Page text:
Human contour integration performance decreases [1,2] with eccentricity, though less so for contours with good gestalt properties . However, the cause is still not well understood. On the one hand, there is reduced visual acuity in the periphery due to cortical magnification. The same area of the visual field is mapped to a larger area of cortical surface close to the fovea than in the periphery. On the other hand, there is visual crowding. Elements that are clearly recognizable when shown in isolation are harder to recognize when surrounded by similar objects. The critical spacing for crowding has shown to be approximately half the eccentricity . So crowding could be caused by larger integration fields in the periphery that span at least half the eccentricity.
We simulate contour integration by a Bayesian model and evaluate model predictions by comparison to human psychophysical experiments. The key components of this model are the afferent input due to the visual stimulus and the lateral connections between neurons representing edge elements of different preferred orientation. Lateral connection structures can be described by a so-called association field (AF), a conditional link probability density that gives for each pair of edge elements the probability that these are grouped together.
Contour detection experiments showed that human errors are not made randomly but are highly correlated among different subjects, indicating that humans tend to find the same illusory contours in the stimulus. Hence we require the model to reproduce not only human performance but also the specific errors made by humans.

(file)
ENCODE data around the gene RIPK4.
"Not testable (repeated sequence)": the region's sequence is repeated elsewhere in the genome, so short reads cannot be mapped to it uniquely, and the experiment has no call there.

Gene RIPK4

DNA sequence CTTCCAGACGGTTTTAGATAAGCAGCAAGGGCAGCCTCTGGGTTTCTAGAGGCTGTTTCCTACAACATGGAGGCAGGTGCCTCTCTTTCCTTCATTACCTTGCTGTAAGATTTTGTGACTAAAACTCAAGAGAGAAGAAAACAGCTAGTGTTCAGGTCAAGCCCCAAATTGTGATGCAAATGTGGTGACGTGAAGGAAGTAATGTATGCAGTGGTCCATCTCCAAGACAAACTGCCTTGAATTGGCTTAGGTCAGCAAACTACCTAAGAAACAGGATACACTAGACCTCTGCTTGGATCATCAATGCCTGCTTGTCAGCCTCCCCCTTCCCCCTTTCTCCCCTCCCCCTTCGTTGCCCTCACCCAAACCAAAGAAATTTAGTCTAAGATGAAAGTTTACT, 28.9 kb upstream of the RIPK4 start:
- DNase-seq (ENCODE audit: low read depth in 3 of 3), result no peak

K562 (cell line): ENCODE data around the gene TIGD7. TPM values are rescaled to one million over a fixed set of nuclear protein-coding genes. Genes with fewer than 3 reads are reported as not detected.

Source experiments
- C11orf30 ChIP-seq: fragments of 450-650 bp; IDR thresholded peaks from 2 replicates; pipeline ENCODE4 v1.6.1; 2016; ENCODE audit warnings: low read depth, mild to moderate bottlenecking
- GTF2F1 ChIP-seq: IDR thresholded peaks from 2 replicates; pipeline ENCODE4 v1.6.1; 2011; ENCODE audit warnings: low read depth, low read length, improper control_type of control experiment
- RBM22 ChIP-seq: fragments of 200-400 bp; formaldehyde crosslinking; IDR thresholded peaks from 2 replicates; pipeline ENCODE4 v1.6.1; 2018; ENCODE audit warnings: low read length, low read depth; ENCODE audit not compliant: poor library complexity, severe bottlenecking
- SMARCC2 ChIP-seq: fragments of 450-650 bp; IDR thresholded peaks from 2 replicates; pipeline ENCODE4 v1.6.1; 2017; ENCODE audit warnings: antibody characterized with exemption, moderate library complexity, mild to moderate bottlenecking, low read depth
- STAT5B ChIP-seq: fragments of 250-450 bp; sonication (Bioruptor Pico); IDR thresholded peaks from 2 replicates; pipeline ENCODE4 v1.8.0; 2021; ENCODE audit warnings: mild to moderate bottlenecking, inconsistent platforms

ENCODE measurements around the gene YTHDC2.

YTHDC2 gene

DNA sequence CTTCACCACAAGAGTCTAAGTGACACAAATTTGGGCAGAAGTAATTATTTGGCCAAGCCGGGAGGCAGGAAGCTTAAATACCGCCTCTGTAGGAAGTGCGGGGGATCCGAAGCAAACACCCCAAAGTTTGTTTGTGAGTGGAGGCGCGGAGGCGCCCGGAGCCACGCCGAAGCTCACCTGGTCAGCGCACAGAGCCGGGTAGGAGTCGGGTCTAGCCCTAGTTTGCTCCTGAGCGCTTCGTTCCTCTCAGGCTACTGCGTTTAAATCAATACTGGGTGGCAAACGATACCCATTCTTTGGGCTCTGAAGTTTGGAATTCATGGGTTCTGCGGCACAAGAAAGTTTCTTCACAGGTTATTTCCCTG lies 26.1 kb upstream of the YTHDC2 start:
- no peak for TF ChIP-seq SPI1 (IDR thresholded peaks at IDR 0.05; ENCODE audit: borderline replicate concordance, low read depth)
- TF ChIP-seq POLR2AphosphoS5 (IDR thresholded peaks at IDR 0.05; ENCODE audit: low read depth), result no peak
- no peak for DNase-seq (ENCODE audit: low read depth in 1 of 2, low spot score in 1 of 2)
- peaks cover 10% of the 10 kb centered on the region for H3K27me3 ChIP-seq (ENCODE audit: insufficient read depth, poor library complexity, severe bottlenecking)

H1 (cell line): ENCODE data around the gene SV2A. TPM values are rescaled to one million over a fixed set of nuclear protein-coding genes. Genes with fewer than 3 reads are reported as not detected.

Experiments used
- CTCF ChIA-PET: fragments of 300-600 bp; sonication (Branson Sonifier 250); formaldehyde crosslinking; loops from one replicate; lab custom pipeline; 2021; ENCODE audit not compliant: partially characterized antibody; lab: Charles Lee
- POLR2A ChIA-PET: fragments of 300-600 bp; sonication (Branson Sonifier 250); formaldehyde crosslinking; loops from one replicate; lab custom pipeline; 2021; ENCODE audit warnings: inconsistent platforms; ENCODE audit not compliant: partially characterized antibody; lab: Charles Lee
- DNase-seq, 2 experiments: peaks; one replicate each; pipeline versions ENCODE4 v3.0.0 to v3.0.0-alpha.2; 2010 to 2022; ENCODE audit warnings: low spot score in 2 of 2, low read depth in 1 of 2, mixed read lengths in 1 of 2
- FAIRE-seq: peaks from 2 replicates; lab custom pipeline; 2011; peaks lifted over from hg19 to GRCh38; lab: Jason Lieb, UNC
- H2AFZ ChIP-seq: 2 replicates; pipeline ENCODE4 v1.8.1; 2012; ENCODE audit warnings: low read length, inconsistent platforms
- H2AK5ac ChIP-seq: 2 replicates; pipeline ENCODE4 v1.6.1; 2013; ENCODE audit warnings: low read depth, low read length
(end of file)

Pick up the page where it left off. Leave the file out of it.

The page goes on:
In this model we explored different symmetries and geometries of AFs. Of all tested AF choices, an AF extracted from natural image statistics describes human contour integration best. This confirms the hypothesis that the visual system is shaped by experience and weights of the horizontal connections between orientation selective cells are adapted to natural image statistics.
Furthermore, we modulated the afferent input in order to mimic cortical magnification. We also varied the range of the horizontal connections according to Bouma's law  to simulate crowding. Our results indicate that human performance and correlations among humans can be reached by the model by modifying the afferent input. In contrast, varying the range of the AF according to Bouma's law in this framework reproduces human performance for different eccentricities, but cannot account for the correlated responses observed among humans.